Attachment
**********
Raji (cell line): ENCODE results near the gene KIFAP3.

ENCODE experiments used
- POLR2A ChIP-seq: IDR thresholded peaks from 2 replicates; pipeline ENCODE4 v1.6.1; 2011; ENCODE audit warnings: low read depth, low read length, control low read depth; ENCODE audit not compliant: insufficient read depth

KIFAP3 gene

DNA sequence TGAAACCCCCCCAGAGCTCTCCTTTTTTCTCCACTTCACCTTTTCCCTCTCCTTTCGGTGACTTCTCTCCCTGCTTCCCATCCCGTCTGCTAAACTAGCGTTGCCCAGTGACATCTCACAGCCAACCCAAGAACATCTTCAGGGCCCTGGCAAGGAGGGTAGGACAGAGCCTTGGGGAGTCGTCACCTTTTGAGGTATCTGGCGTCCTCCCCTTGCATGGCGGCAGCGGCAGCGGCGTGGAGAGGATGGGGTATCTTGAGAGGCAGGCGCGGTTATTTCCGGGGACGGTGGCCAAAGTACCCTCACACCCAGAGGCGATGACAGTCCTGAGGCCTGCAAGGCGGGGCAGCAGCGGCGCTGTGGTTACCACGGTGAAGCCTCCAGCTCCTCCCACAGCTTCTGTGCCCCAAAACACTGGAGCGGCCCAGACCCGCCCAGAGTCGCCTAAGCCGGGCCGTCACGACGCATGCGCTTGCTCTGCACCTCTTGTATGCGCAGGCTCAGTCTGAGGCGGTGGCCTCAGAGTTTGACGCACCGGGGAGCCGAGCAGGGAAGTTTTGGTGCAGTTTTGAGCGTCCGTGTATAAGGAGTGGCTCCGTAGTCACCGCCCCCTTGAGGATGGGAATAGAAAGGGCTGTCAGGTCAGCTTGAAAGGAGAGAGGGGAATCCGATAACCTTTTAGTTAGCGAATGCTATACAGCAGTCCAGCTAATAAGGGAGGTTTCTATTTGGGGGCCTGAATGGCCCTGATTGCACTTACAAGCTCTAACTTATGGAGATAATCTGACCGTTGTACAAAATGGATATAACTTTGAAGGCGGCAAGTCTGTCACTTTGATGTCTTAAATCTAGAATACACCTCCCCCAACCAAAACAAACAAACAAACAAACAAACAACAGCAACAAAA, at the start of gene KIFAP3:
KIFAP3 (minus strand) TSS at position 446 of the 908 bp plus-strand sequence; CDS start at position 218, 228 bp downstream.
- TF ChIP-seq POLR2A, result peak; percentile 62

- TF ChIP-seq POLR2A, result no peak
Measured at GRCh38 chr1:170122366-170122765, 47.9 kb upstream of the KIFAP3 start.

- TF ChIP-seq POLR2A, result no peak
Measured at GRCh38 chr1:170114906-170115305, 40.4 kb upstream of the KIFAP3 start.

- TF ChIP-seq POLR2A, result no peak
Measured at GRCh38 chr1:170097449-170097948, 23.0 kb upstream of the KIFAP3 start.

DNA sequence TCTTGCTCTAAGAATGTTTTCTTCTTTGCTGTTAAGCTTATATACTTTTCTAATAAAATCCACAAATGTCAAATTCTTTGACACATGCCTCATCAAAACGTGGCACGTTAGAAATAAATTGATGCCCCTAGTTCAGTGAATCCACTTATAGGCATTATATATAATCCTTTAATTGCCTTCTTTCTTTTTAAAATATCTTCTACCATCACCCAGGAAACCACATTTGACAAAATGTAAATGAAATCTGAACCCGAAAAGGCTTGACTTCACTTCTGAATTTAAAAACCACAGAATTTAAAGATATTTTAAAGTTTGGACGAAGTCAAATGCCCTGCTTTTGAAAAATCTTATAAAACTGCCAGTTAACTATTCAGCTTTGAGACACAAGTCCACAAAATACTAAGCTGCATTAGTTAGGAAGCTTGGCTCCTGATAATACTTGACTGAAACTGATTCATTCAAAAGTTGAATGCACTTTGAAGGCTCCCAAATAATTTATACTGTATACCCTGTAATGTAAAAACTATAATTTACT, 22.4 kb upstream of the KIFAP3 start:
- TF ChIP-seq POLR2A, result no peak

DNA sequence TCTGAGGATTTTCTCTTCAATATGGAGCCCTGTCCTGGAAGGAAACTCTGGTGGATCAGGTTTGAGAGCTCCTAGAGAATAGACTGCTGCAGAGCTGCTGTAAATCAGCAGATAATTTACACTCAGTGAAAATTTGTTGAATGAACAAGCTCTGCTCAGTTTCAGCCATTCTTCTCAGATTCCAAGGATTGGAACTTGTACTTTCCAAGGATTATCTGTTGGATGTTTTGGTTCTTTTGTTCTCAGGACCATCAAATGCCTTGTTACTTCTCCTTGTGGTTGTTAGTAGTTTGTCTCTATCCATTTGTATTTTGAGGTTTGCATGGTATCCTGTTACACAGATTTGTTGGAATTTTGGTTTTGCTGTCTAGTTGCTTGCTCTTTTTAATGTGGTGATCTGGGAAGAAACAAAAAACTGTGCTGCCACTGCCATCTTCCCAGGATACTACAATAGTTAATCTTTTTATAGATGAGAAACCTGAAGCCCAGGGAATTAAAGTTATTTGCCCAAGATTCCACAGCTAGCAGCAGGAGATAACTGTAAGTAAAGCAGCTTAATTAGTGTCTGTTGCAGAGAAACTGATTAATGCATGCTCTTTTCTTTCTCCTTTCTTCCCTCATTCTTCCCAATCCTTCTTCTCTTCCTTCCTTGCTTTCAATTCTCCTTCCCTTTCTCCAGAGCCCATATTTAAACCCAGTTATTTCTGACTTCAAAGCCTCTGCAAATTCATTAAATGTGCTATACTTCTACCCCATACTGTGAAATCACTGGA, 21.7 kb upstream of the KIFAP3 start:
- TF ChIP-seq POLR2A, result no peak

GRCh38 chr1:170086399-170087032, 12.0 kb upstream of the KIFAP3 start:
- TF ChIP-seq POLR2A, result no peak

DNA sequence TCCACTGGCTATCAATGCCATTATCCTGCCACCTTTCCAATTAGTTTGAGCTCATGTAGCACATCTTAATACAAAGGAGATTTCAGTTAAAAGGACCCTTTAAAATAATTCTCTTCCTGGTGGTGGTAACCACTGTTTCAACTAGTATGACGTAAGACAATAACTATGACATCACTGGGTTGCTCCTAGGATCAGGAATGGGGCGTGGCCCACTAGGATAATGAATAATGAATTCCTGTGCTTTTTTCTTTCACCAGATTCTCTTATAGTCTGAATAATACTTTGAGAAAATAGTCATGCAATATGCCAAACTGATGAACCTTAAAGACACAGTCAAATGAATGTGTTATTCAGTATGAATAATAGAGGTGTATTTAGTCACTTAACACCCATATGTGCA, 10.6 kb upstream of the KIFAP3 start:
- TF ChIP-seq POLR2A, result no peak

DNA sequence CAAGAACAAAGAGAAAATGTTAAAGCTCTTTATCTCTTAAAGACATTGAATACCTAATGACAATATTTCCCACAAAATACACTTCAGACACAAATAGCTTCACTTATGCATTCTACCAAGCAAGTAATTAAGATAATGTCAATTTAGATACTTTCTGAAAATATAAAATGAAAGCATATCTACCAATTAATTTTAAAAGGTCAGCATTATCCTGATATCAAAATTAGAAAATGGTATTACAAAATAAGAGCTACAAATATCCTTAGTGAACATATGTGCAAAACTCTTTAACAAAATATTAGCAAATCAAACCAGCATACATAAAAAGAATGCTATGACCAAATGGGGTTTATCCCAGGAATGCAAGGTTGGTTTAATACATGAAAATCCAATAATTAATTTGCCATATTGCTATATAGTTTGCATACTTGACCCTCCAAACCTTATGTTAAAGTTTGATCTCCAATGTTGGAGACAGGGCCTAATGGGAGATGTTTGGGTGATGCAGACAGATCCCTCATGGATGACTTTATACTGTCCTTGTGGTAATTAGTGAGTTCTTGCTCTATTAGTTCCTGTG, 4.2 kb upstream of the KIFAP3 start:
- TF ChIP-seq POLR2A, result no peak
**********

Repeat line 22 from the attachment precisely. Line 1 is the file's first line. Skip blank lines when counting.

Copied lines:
DNA sequence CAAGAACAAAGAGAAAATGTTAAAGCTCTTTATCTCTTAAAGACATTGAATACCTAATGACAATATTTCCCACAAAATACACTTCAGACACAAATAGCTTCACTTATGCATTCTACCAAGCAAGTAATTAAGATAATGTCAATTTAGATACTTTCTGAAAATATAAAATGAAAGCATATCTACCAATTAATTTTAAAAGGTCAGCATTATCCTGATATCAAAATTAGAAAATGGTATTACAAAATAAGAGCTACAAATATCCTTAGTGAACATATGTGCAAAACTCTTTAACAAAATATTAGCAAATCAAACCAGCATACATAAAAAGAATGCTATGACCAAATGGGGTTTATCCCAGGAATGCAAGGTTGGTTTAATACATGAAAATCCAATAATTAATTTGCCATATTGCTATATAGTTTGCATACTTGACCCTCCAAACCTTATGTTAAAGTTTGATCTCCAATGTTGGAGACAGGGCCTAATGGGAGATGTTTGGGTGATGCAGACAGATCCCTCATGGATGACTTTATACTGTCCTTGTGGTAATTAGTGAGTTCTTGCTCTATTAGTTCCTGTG, 4.2 kb upstream of the KIFAP3 start: